Pro-Palestinian demonstration (file)
Pro-Palestinian demonstration (file)Reuters

Pro-Palestinian thugs vandalized a Tesco store and attacked police officers in Birmingham, UK on Saturday, during a demonstration calling for a boycott of Israeli produce. 

Between twenty and thirty police officer reportedly were called to restrain the mob, according to several British news sources, after the thugs began throwing Tesco products around in what quickly degenerated into a riot. 

Nearby roads were cordoned off by police to deal with the incident, as nearly 100 demonstrators descended into violence, according to the Telegraph. The demonstrators were allegedly demanding that Tesco - which has already agreed to stop carrying products from Judea and Samaria - boycott all Israeli products. 

But according to West Midland Police, only one person was arrested over the vandalism. 

"Our officers dealt with a protest at Tesco Hodge Hill this morning where some disorder was reported," police said. "One was arrested for assaulting police."

"The protest was largely peaceful among the 100 protesters but some began throwing stock inside Tesco store," it continued. "Two were escorted from the premises."

Witnesses and shocked Britons alike headed to social media to condemn the incident, with several tweeting that the demonstrators were "idiots."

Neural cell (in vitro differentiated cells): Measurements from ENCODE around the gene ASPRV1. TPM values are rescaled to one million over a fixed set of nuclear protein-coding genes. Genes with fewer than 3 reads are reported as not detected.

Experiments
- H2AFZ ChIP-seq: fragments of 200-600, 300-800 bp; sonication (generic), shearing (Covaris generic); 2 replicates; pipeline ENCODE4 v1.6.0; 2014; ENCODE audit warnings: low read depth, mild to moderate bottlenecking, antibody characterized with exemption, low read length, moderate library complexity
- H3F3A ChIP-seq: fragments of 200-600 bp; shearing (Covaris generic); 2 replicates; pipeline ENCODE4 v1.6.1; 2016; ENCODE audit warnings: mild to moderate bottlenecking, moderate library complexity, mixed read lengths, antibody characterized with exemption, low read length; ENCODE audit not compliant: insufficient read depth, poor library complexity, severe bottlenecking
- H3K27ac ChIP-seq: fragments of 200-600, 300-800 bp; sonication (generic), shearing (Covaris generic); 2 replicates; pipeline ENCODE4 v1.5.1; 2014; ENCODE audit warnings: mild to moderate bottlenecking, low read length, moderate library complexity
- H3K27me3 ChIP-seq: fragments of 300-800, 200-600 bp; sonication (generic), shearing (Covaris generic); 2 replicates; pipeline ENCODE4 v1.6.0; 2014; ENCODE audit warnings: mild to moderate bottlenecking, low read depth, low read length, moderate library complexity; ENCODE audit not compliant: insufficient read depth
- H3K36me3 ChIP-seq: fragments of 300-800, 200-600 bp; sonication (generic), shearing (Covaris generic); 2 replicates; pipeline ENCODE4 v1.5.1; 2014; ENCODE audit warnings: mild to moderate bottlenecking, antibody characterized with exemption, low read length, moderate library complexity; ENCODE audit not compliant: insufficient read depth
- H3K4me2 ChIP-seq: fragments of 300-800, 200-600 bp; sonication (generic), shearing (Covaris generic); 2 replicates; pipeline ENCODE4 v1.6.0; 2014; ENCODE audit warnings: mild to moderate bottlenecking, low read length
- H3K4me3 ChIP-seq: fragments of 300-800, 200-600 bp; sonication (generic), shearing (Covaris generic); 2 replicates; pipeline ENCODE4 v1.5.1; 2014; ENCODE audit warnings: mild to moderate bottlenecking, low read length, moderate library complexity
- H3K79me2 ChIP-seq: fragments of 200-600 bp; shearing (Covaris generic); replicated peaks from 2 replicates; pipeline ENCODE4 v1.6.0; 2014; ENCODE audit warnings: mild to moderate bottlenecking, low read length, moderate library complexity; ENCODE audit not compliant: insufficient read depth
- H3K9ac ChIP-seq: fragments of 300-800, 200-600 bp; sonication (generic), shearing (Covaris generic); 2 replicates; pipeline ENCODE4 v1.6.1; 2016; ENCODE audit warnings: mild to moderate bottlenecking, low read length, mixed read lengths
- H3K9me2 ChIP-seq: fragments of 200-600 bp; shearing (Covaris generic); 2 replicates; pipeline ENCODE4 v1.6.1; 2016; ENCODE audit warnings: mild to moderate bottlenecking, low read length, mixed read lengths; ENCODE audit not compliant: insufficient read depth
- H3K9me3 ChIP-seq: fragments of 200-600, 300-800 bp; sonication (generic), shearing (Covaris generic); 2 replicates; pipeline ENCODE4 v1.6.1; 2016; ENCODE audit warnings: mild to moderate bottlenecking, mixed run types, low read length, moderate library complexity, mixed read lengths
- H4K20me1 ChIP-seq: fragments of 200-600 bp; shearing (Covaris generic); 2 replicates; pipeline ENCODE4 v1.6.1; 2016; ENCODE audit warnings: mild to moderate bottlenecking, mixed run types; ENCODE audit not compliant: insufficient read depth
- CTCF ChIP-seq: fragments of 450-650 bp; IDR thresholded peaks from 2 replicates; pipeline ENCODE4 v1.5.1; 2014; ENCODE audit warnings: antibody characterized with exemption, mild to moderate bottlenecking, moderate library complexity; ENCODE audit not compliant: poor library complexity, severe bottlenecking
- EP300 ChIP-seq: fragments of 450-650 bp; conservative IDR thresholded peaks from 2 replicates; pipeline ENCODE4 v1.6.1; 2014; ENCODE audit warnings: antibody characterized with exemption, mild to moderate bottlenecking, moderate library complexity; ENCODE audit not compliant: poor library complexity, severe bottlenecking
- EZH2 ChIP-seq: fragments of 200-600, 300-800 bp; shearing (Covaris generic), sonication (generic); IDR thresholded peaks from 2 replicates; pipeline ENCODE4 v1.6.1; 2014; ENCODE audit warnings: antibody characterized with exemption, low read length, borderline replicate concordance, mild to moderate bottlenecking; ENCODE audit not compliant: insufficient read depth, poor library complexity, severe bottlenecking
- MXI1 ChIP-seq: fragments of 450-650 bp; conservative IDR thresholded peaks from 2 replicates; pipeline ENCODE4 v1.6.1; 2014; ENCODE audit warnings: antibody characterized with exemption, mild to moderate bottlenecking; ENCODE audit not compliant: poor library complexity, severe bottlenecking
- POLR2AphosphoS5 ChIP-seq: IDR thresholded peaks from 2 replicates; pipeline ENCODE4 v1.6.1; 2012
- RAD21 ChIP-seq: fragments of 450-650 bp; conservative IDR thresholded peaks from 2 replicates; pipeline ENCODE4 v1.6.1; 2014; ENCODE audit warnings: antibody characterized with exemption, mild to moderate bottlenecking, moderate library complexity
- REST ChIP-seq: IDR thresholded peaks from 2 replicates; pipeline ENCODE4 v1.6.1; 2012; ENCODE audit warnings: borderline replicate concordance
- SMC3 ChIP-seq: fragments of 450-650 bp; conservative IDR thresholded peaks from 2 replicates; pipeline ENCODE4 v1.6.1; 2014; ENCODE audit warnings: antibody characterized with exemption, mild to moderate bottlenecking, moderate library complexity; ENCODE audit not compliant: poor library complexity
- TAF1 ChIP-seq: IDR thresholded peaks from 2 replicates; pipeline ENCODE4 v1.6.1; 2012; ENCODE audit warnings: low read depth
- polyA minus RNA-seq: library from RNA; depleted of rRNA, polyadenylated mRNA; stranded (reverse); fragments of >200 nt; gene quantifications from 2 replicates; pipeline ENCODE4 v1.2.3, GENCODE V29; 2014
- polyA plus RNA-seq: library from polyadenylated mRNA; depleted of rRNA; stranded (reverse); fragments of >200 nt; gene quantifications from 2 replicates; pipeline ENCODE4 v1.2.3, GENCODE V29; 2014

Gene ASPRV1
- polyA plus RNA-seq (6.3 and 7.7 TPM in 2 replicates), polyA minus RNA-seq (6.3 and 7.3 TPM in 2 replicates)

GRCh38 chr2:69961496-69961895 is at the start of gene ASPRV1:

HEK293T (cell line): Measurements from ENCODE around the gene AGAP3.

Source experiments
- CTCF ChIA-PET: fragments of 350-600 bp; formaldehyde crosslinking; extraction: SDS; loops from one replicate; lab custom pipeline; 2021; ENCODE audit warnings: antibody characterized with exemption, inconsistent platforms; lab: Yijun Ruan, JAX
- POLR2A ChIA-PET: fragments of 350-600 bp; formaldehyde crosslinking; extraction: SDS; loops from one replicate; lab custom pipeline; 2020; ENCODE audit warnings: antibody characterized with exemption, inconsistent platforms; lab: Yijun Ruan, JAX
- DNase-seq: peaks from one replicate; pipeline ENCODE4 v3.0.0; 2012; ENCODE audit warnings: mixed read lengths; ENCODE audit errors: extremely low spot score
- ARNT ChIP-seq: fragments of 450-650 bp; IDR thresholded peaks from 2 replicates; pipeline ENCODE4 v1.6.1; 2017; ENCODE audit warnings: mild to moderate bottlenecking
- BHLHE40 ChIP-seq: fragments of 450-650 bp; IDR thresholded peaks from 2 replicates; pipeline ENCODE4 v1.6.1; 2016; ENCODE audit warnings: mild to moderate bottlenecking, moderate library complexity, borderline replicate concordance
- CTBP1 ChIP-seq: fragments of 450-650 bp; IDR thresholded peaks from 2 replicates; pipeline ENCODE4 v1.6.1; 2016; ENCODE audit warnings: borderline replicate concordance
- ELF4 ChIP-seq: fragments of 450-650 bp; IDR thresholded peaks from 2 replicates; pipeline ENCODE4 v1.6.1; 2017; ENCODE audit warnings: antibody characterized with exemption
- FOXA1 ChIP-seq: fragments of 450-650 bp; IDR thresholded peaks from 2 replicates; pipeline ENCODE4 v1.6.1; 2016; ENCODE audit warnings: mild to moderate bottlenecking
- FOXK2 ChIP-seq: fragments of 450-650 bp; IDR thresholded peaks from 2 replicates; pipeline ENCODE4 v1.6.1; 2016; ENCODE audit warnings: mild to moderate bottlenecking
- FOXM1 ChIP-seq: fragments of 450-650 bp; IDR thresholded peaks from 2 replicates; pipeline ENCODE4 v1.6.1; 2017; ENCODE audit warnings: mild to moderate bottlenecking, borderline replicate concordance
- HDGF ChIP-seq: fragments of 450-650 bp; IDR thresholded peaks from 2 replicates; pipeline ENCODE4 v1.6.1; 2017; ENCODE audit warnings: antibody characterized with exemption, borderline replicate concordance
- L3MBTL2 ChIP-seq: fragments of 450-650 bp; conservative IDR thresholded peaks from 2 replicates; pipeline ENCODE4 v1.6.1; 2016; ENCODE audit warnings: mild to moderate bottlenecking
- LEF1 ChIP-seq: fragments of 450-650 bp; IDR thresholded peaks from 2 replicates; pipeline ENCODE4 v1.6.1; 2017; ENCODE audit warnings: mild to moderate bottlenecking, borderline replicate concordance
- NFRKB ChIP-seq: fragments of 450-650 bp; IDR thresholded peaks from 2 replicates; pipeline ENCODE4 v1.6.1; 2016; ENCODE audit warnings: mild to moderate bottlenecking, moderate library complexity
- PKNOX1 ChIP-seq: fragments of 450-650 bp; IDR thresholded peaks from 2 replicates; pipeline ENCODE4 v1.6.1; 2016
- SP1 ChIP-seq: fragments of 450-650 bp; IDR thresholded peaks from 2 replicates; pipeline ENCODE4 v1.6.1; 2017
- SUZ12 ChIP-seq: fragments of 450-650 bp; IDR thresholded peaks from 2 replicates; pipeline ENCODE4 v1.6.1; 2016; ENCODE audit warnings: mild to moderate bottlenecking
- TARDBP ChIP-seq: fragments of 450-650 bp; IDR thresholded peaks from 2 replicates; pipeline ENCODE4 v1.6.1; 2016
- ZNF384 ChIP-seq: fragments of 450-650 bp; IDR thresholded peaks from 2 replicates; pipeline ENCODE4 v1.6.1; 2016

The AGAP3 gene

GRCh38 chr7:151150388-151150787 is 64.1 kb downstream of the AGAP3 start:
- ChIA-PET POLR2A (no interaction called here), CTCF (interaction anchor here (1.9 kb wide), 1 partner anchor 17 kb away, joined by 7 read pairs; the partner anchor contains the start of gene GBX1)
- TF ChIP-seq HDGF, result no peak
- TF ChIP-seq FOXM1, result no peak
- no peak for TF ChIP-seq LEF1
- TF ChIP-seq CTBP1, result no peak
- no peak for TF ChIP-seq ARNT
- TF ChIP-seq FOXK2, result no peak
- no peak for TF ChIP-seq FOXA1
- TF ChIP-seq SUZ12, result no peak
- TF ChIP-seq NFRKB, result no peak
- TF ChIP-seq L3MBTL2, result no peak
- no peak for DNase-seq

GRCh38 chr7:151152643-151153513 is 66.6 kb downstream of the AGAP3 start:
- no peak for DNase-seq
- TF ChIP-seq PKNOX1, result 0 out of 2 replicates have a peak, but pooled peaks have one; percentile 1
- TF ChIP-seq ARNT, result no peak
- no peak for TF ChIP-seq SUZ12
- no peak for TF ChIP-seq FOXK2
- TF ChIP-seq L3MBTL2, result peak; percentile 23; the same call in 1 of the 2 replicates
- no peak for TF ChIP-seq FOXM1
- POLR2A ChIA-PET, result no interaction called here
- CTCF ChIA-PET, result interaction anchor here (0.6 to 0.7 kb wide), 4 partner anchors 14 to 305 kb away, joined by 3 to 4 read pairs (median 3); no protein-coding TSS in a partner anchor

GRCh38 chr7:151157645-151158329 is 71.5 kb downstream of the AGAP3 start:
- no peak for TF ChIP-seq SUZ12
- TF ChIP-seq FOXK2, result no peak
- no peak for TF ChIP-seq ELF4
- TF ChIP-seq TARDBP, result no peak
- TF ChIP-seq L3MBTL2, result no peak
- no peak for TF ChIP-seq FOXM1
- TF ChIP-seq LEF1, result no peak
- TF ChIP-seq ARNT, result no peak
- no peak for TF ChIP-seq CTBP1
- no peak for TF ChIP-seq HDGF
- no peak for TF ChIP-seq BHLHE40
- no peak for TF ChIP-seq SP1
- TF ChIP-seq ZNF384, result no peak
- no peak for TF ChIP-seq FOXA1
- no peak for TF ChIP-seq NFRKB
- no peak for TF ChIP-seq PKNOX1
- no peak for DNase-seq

"I was just in the Tesco in Hodge Hill, scanning my items and I heard chanting," one shopper recounted. "Then a group of Asian men holding Palestinian flags came walking in and starting to push products over and getting aggressive with staff and shoppers. Police officers tried to stop them but I ran out."

A Tesco spokesman told the Daily Mail that the store was closed for just a few minutes, and that "minimal damage" was done to the goods. 

The same may not be said, however, for the pro-Palestinian community in Britain, which has grown more and more violent over the past few weeks and is starting to spark the notice of the British public. 

Last month, hundreds of demonstrators rioted outside the Kedem store in Manchester, in a series of clashes which culminated in dozens of death threats being hurled at the store's owners. 

Several local Manchester politicians have condemned the violence, as both "unacceptable to target law-abiding Brits" and "not advancing the Palestinian cause one iota."

The waves of anti-Semitism in Britain have surfaced among a recent report noting that hate crimes against Jews have risen 383% worldwide since 2013, including a 436% hate crime hike in Europe.